Andy Howells takes a Sentimental Journey to Newport’s Riverfront Theatre to review the Doris Day centenary show, A Day To Remember starring Lynda Radford and Brad Pepper.
There’s no better time than a Sunday afternoon to take a sentimental journey that combines the magic of the silver screen with the great American songbook. That is exactly what a joyous audience at Newport’s Riverfront Theatre on Sunday afternoon when A Day To Remember paid homage to the magic of Doris Day in the year that marks the centenary of her birth.
Although Doris is no longer with us, her music legacy is clearly in safe and competent hands as Lynda Radford took to the stage to recreate Doris’ greatest hits and best-known recordings with accuracy, bounce and verve.
A Day To Remember delivers a potted history of Doris’ life with nuggets of information about the star, born Doris Mary Anne Kappelhoff in Cincinnatti, Ohio on April 3, 1922 alongside performances of her songs. Not knowing much about Doris beyond her music and film appearances, I was enlightened to discover how her career moved from that of a big band singer in 1939 to commercial success in 1945 with her recording of Sentimental Journey. Lynda’s acapella performance of Doris radio hit Day by Day (of which she acquired her stage name) was one of my favourite moments of the show.
Using a variety of iconic film posters as a backdrop, Lynda proceeded to recall Doris’ 20-year Hollywood film career and her leading men from James Stewart, Cary Grant and Rock Hudson to David Niven, James Cagney and Frank Sinatra, with the help of vocalist Brad Pepper.
The real part of A Day To Remember’s magic is the exquisitely performed songs. Many Doris Day hits have ultimately become part of the Great American Songbook including Love Me or Leave Me (from the film of the same name) and This Can’t Be Love (from Jumbo) which were also recognisable to me for being recorded by contemporaries such as Sammy Davis Jr and Nat King Cole respectively.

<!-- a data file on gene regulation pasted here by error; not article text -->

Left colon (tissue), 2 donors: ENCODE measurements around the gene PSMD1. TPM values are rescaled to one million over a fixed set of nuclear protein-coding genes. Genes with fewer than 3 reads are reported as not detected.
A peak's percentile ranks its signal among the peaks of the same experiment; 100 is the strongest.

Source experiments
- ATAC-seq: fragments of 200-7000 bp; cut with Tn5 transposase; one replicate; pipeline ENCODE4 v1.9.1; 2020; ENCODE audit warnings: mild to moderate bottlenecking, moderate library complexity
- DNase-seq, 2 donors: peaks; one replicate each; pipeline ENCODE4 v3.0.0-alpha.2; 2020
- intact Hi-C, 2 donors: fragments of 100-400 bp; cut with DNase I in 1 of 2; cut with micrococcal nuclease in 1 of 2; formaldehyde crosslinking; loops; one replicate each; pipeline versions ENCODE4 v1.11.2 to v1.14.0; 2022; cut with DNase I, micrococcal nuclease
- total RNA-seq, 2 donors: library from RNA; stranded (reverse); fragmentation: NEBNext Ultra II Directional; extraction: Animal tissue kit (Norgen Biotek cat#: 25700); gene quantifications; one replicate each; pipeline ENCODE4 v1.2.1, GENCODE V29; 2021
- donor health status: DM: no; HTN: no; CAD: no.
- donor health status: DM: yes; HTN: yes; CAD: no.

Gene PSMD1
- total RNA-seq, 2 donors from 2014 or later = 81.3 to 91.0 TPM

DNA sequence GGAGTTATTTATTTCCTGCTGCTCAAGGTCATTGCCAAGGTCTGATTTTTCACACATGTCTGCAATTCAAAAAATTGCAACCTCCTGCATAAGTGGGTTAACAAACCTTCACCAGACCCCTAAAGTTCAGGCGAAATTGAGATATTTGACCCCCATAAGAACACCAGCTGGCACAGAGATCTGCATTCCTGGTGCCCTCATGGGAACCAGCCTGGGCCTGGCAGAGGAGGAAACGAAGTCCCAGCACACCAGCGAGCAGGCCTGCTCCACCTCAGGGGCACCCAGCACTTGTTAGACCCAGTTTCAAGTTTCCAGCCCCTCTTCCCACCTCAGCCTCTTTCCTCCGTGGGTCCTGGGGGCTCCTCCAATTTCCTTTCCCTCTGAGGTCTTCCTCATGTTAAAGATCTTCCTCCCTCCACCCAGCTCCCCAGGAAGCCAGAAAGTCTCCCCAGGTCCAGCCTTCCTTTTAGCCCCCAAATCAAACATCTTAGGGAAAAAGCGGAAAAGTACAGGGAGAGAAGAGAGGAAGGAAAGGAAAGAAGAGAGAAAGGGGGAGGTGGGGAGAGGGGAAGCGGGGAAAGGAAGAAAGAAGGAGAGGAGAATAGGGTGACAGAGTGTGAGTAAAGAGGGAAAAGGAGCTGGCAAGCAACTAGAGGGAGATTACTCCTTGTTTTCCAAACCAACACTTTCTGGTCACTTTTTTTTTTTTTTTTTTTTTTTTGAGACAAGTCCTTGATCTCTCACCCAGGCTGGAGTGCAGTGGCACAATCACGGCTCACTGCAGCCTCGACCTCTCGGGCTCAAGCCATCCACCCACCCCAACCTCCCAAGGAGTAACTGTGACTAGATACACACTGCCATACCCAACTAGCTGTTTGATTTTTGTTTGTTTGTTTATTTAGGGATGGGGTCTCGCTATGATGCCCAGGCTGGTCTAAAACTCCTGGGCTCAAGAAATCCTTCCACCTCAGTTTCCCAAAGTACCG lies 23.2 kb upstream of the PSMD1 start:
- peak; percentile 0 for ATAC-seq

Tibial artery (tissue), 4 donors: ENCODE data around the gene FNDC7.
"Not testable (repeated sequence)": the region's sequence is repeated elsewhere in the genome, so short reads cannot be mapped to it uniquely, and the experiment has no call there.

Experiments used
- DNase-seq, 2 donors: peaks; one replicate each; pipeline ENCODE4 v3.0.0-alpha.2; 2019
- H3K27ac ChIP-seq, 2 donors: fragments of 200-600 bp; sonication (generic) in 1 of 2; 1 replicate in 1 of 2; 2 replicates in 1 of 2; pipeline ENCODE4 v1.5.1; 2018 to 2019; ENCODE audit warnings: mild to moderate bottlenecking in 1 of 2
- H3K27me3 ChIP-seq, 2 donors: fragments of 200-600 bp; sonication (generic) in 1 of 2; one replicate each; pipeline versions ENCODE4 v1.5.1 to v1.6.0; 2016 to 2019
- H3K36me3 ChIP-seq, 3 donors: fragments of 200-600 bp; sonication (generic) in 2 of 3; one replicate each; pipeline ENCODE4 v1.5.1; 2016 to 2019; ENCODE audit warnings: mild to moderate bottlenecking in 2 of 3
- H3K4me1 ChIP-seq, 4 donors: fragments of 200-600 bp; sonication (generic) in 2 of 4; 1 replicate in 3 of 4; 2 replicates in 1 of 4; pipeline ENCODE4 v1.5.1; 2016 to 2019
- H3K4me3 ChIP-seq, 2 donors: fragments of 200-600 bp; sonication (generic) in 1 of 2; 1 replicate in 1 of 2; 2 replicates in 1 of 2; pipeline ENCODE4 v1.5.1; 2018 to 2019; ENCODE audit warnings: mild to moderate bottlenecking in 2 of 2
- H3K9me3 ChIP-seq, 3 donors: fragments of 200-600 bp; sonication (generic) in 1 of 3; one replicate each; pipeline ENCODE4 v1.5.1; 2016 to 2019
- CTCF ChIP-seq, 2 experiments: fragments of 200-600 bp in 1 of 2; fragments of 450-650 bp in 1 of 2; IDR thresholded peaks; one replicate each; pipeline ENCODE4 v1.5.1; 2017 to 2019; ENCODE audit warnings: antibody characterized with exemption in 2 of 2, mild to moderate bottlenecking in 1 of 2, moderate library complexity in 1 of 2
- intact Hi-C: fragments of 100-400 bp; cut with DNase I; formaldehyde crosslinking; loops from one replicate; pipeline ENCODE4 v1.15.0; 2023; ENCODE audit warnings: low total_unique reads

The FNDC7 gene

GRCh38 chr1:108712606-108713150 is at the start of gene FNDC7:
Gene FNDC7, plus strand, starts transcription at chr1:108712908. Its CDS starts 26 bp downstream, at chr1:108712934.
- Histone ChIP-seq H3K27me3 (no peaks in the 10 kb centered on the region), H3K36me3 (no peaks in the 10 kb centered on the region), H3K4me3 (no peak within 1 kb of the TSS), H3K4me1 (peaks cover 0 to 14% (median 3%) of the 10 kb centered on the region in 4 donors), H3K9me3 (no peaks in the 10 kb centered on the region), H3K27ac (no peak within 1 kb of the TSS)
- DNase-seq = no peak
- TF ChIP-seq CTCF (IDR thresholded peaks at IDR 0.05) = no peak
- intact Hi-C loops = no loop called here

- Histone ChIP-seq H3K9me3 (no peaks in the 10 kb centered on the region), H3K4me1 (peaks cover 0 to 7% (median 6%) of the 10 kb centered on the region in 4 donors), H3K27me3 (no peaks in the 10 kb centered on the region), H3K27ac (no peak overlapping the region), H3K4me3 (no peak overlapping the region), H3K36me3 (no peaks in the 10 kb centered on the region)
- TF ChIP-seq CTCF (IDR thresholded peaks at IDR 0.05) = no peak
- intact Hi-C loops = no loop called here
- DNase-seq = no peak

Among the show’s many highlights were performances of It’s Magic (from Romance on the High Seas), Tea For Two, Everybody Loves A Lover, Lullaby of Broadway, Que Sera Sera (from the Hitchcock thriller The Man Who Knew Too Much) and a selection of hits from Calamity Jane including Secret Love, The Dead Wood Stage (Whip Crack Away) and Just Blew In From The Windy City.
Brad Pepper also occasionally took centre stage with enjoyable solo renditions of songs including Frank Sinatra’s Young at Heart (the title song from the Day-Sinatra film) and Doris’ own Perhaps, Perhaps, Perhaps.
Further music and movie memories for Newport’s appreciative audience were evoked as both Lynda and Brad performed a singalong rendition of Move Over Darling. The show ended on Lynda’s rendition of The Way We Were, recalled as Doris final performance from a 1970s TV special with head shots of Doris leading men appearing on the back projection.
There’s no Perhaps, Perhaps, Perhaps about it – A Day To Remember is the must-see show for all Doris Day aficionados. To define Lynda & Brad’s performance – It’s Magic!